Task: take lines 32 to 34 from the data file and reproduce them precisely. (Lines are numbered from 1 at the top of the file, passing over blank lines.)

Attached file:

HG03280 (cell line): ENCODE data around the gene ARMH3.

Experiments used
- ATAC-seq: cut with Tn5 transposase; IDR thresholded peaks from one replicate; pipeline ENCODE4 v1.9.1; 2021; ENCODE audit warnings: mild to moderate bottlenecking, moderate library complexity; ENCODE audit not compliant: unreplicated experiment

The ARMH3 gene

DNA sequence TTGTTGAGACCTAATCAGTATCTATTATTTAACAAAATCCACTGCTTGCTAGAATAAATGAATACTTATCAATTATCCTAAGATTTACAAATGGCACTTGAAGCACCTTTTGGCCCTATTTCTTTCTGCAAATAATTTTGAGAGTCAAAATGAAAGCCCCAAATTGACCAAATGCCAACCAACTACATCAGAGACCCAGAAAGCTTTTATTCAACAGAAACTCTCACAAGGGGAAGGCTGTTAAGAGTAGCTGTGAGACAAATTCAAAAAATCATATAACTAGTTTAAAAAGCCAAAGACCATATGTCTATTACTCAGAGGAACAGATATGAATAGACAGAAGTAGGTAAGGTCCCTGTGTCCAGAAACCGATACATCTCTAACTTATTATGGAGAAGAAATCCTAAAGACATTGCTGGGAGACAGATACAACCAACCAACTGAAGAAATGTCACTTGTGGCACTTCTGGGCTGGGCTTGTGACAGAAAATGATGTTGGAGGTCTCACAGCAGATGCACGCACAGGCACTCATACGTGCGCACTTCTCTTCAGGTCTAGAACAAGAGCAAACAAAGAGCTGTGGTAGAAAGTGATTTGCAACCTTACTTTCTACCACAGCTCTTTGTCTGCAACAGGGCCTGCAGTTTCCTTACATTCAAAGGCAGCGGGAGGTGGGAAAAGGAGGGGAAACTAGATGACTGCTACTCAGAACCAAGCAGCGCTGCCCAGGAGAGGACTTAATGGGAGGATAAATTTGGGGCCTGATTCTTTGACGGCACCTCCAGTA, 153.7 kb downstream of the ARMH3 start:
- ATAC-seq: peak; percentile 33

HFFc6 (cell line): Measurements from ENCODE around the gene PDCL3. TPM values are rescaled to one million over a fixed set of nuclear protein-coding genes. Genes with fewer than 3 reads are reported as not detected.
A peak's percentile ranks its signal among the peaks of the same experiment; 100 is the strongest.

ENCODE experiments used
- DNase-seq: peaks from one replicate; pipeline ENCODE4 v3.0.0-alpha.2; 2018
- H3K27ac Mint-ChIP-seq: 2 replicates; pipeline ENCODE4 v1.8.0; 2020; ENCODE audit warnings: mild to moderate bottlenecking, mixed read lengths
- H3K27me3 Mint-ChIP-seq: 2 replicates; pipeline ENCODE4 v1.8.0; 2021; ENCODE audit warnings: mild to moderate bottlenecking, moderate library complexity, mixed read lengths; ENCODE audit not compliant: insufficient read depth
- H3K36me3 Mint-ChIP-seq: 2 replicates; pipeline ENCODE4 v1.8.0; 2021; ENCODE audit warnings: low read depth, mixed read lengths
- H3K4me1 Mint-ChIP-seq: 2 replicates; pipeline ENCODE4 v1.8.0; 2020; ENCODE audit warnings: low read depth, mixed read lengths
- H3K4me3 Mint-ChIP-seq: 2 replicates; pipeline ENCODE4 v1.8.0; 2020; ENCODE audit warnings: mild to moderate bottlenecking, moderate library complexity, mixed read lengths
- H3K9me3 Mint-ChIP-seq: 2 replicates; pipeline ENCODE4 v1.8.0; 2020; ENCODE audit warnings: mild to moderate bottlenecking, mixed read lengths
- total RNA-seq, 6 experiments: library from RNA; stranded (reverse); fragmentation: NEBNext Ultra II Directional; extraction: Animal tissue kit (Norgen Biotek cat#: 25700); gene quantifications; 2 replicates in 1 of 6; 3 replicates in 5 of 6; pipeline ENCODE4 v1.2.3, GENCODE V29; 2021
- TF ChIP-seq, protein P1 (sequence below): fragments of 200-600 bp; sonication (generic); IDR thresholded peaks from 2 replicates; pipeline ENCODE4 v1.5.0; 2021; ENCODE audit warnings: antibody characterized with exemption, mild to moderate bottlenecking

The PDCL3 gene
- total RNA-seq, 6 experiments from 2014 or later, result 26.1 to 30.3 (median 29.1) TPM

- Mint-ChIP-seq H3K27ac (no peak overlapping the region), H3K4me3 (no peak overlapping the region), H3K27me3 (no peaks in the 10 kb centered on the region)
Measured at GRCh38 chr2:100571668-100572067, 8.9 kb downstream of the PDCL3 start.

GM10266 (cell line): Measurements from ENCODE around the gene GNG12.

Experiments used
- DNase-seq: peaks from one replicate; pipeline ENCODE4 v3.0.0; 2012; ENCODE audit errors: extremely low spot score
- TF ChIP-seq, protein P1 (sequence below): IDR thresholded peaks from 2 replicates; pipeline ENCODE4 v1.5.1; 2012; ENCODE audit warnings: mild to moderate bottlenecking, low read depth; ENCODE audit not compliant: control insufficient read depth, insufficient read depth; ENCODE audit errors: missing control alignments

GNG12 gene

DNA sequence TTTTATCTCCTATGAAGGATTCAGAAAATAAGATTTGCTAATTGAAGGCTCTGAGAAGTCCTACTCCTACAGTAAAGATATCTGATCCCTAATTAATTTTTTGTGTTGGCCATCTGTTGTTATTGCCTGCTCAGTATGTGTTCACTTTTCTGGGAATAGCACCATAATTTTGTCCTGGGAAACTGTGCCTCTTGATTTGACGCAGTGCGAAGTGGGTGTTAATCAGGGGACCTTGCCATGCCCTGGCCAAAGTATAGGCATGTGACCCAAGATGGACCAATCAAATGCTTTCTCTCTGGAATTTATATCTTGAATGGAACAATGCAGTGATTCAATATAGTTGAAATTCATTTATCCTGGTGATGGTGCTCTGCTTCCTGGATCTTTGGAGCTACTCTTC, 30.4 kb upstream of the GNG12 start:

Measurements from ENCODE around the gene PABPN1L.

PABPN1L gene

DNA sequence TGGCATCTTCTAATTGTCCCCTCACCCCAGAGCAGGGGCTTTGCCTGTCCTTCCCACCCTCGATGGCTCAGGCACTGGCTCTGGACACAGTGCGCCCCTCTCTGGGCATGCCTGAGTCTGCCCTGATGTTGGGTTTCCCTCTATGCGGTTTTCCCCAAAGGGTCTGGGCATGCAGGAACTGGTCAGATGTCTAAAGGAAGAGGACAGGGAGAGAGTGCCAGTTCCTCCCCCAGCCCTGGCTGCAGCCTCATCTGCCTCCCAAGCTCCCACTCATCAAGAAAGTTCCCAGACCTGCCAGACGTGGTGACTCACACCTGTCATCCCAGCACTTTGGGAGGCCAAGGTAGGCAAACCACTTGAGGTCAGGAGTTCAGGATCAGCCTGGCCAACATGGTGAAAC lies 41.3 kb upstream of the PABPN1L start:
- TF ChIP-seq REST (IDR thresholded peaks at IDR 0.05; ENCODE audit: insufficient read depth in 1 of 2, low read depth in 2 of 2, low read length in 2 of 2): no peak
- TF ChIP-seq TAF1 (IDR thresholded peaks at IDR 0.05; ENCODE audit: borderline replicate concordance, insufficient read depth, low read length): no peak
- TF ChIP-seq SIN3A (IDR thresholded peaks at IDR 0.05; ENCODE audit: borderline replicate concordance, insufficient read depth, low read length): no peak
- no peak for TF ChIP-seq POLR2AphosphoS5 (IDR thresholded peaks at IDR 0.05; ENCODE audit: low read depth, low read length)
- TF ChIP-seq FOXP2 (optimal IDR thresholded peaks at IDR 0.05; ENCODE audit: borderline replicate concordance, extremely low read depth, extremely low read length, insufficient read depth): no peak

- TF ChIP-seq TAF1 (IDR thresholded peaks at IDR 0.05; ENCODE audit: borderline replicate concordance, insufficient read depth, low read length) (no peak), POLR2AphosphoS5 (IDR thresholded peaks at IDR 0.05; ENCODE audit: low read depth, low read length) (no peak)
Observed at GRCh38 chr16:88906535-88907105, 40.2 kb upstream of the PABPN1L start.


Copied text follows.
- TF ChIP-seq REST (IDR thresholded peaks at IDR 0.05; ENCODE audit: insufficient read depth in 1 of 2, low read depth in 2 of 2, low read length in 2 of 2): no peak
- TF ChIP-seq TAF1 (IDR thresholded peaks at IDR 0.05; ENCODE audit: borderline replicate concordance, insufficient read depth, low read length): no peak
- TF ChIP-seq SIN3A (IDR thresholded peaks at IDR 0.05; ENCODE audit: borderline replicate concordance, insufficient read depth, low read length): no peak